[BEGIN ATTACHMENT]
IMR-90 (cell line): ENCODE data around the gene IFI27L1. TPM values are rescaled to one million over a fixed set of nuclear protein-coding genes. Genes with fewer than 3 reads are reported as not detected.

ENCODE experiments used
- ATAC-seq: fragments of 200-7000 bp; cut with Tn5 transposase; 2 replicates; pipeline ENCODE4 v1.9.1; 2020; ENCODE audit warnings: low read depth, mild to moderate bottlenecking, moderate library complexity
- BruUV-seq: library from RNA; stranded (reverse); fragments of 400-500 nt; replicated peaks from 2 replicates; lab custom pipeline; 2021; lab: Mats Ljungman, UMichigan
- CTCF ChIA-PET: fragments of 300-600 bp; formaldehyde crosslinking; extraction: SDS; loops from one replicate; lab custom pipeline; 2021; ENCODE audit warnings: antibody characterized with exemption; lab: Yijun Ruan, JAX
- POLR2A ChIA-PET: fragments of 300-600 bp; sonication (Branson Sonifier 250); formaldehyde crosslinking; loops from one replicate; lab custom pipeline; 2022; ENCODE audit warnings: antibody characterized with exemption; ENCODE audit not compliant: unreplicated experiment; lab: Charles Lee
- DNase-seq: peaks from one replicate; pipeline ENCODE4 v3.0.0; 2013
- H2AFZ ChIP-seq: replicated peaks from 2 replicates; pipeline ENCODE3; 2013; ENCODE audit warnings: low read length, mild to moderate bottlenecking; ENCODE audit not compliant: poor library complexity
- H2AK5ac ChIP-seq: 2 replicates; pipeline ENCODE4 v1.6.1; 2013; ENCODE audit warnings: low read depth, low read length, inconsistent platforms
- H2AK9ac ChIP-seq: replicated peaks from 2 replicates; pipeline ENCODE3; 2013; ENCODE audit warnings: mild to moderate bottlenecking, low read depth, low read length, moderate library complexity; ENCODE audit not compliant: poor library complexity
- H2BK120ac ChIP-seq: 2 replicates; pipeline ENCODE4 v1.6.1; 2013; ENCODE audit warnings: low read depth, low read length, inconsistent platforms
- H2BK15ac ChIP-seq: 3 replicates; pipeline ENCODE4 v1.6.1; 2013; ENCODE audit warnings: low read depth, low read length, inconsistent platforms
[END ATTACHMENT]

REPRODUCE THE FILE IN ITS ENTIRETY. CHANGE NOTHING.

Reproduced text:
IMR-90 (cell line): ENCODE data around the gene IFI27L1. TPM values are rescaled to one million over a fixed set of nuclear protein-coding genes. Genes with fewer than 3 reads are reported as not detected.

ENCODE experiments used
- ATAC-seq: fragments of 200-7000 bp; cut with Tn5 transposase; 2 replicates; pipeline ENCODE4 v1.9.1; 2020; ENCODE audit warnings: low read depth, mild to moderate bottlenecking, moderate library complexity
- BruUV-seq: library from RNA; stranded (reverse); fragments of 400-500 nt; replicated peaks from 2 replicates; lab custom pipeline; 2021; lab: Mats Ljungman, UMichigan
- CTCF ChIA-PET: fragments of 300-600 bp; formaldehyde crosslinking; extraction: SDS; loops from one replicate; lab custom pipeline; 2021; ENCODE audit warnings: antibody characterized with exemption; lab: Yijun Ruan, JAX
- POLR2A ChIA-PET: fragments of 300-600 bp; sonication (Branson Sonifier 250); formaldehyde crosslinking; loops from one replicate; lab custom pipeline; 2022; ENCODE audit warnings: antibody characterized with exemption; ENCODE audit not compliant: unreplicated experiment; lab: Charles Lee
- DNase-seq: peaks from one replicate; pipeline ENCODE4 v3.0.0; 2013
- H2AFZ ChIP-seq: replicated peaks from 2 replicates; pipeline ENCODE3; 2013; ENCODE audit warnings: low read length, mild to moderate bottlenecking; ENCODE audit not compliant: poor library complexity
- H2AK5ac ChIP-seq: 2 replicates; pipeline ENCODE4 v1.6.1; 2013; ENCODE audit warnings: low read depth, low read length, inconsistent platforms
- H2AK9ac ChIP-seq: replicated peaks from 2 replicates; pipeline ENCODE3; 2013; ENCODE audit warnings: mild to moderate bottlenecking, low read depth, low read length, moderate library complexity; ENCODE audit not compliant: poor library complexity
- H2BK120ac ChIP-seq: 2 replicates; pipeline ENCODE4 v1.6.1; 2013; ENCODE audit warnings: low read depth, low read length, inconsistent platforms
- H2BK15ac ChIP-seq: 3 replicates; pipeline ENCODE4 v1.6.1; 2013; ENCODE audit warnings: low read depth, low read length, inconsistent platforms